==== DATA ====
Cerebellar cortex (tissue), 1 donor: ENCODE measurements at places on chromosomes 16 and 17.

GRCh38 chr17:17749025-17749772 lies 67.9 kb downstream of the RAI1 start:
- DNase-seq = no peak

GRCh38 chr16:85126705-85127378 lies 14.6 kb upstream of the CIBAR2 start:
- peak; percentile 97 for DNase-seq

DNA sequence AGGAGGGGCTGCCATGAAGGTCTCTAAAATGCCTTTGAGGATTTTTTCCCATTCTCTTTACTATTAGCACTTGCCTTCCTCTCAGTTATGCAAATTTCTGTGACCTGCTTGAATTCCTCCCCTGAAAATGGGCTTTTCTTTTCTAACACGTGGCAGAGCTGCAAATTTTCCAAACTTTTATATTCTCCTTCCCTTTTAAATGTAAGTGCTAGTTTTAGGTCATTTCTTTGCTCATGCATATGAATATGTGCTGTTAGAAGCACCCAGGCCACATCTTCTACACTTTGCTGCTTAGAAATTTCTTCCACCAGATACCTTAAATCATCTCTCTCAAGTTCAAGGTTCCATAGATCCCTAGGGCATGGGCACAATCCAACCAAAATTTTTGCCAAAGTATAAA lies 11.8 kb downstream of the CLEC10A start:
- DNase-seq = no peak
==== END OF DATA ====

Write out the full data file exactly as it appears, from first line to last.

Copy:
Cerebellar cortex (tissue), 1 donor: ENCODE measurements at places on chromosomes 16 and 17.

GRCh38 chr17:17749025-17749772 lies 67.9 kb downstream of the RAI1 start:
- DNase-seq = no peak

GRCh38 chr16:85126705-85127378 lies 14.6 kb upstream of the CIBAR2 start:
- peak; percentile 97 for DNase-seq

DNA sequence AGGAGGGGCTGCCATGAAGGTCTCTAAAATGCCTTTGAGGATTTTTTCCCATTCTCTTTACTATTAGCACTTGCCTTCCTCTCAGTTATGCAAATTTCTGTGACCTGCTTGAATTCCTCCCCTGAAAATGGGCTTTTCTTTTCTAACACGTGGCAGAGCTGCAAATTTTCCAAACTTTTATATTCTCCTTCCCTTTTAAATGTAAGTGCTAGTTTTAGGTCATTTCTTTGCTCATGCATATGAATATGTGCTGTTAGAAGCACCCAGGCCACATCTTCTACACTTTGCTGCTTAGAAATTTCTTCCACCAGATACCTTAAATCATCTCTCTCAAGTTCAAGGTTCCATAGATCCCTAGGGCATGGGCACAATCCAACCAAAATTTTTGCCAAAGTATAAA lies 11.8 kb downstream of the CLEC10A start:
- DNase-seq = no peak